Research Unit on Biomedical Informatics GRIB

Barcelona, Spain

Research Unit on Biomedical Informatics GRIB

Barcelona, Spain
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Kaczor A.A.,University of Eastern Finland | Kaczor A.A.,Research Unit on Biomedical Informatics GRIB | Kaczor A.A.,University of Regensburg | Guixa-Gonzalez R.,Research Unit on Biomedical Informatics GRIB | And 5 more authors.
Molecular Informatics | Year: 2015

In order to apply structure-based drug design techniques to GPCR complexes, it is essential to model their 3D structure. For this purpose, a multi-component protocol was derived based on protein-protein docking which generates populations of dimers compatible with membrane integration, considering all reasonable interfaces. At the next stage, we applied a scoring procedure based on up to eleven different parameters including shape or electrostatics complementarity. Two methods of consensus scoring were performed: (i) average scores of 100 best scored dimers with respect to each interface, and (ii) frequencies of interfaces among 100 best scored dimers. In general, our multi-component protocol gives correct indications for dimer interfaces that have been observed in X-ray crystal structures of GPCR dimers (opsin dimer, chemokine CXCR4 and CCR5 dimers, κ opioid receptor dimer, β1 adrenergic receptor dimer and smoothened receptor dimer) but also suggests alternative dimerization interfaces. Interestingly, at times these alternative interfaces are scored higher than the experimentally observed ones suggesting them to be also relevant in the life cycle of studied GPCR dimers. Further results indicate that GPCR dimer and higher-order oligomer formation may involve transmembrane helices (TMs) TM1-TM2-TM7, TM3-TM4-TM5 or TM4-TM5-TM6 but not TM1-TM2-TM3 or TM2-TM3-TM4 which is in general agreement with available experimental and computational data. © 2015 WILEY-VCH Verlag GmbH & Co. KGaA, Weinheim.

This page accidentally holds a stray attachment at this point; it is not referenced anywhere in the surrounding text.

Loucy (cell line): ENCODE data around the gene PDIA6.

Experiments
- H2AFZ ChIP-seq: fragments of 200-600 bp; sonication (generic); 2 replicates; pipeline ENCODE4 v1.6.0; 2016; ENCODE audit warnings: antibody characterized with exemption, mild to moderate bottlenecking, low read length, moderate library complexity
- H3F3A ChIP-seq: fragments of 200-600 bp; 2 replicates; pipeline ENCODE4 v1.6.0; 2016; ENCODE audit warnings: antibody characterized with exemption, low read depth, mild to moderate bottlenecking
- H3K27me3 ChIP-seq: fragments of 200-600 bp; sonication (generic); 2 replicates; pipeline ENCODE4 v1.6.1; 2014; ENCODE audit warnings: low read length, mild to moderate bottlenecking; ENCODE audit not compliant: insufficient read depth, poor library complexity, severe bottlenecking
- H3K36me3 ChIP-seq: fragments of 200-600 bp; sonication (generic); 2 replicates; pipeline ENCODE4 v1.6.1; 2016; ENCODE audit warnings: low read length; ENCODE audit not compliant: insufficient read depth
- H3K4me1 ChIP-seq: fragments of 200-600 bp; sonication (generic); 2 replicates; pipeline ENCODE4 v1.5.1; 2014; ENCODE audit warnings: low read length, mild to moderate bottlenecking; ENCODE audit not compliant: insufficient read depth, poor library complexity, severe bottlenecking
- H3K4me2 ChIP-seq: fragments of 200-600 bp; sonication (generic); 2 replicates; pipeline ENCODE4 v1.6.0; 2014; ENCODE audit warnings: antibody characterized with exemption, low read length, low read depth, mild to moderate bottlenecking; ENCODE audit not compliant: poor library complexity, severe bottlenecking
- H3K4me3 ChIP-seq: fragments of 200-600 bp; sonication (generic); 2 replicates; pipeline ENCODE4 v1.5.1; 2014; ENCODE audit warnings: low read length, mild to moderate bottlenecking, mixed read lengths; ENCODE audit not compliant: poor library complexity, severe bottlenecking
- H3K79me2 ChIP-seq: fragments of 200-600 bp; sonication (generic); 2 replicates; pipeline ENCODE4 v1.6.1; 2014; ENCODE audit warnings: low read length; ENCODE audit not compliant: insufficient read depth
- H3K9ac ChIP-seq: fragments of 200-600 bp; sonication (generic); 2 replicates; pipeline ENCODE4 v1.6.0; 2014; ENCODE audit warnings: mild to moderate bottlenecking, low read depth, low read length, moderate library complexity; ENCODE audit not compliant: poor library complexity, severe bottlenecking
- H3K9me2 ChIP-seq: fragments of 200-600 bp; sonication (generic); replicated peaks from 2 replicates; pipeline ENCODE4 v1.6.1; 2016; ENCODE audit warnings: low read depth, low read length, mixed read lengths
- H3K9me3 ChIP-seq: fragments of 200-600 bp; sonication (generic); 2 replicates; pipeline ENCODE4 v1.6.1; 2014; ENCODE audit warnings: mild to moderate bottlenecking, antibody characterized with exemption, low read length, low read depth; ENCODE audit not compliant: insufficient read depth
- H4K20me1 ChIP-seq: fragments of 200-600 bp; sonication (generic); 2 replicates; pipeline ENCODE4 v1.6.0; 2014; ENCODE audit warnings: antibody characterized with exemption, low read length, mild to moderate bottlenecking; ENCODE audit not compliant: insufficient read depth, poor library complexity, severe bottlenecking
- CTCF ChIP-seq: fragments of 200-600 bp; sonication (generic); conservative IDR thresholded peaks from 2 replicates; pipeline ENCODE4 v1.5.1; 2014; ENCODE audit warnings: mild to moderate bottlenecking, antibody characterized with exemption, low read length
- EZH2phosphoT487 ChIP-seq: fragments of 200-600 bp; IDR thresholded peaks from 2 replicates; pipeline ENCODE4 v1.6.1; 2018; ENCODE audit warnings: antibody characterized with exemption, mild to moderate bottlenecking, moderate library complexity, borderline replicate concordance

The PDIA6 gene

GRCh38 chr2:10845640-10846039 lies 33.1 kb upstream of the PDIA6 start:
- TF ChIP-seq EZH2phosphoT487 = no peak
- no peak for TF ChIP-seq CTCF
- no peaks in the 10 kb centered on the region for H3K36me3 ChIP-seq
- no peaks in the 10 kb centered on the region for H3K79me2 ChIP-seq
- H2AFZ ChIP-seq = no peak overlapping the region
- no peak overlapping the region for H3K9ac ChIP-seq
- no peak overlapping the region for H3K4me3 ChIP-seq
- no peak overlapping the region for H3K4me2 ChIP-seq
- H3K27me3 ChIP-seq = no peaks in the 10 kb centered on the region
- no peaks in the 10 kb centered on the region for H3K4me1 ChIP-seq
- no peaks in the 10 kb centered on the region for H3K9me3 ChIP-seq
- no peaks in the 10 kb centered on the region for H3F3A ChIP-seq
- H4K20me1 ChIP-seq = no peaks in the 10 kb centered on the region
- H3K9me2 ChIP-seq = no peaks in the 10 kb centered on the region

Pinto M.,Research Unit on Biomedical Informatics GRIB | Blasi D.,Drug Discovery Platform PDD | Nieto J.,Ramon Llull University | Arsequell G.,CSIC - Institute of Advanced Chemistry of Catalonia | And 4 more authors.
Amyloid | Year: 2011

A computational analysis was performed on a selected group of 13 TTR-ligand crystallographic complexes in order to deduce information useful for drug design and discovery. The results obtained can be summarized as follows: (1) the binding site of TTR is a large and very flexible cavity, which is composed of three regions with different chemical features; (2) ligands bind to TTR in forward or reverse modes depending on the conformation adopted by the serine and threonine residues located at the end of the cavity; (3) no relationship could be found between the binding mode of the ligands and their TTR fibrillogenesis inhibitory activity; (4) regardless of the structure, chemical properties or binding mode of the ligand to TTR, there is always a contribution of residues Lys15, Leu17, Ala108, Leu110, Ser117 and Thr119 to ligand binding and finally, (5) the most active compounds are characterised by the presence of at least one halogen atom in the HBP1/HBP1' or HBP3/HBP3' pockets.© 2011 Informa UK, Ltd.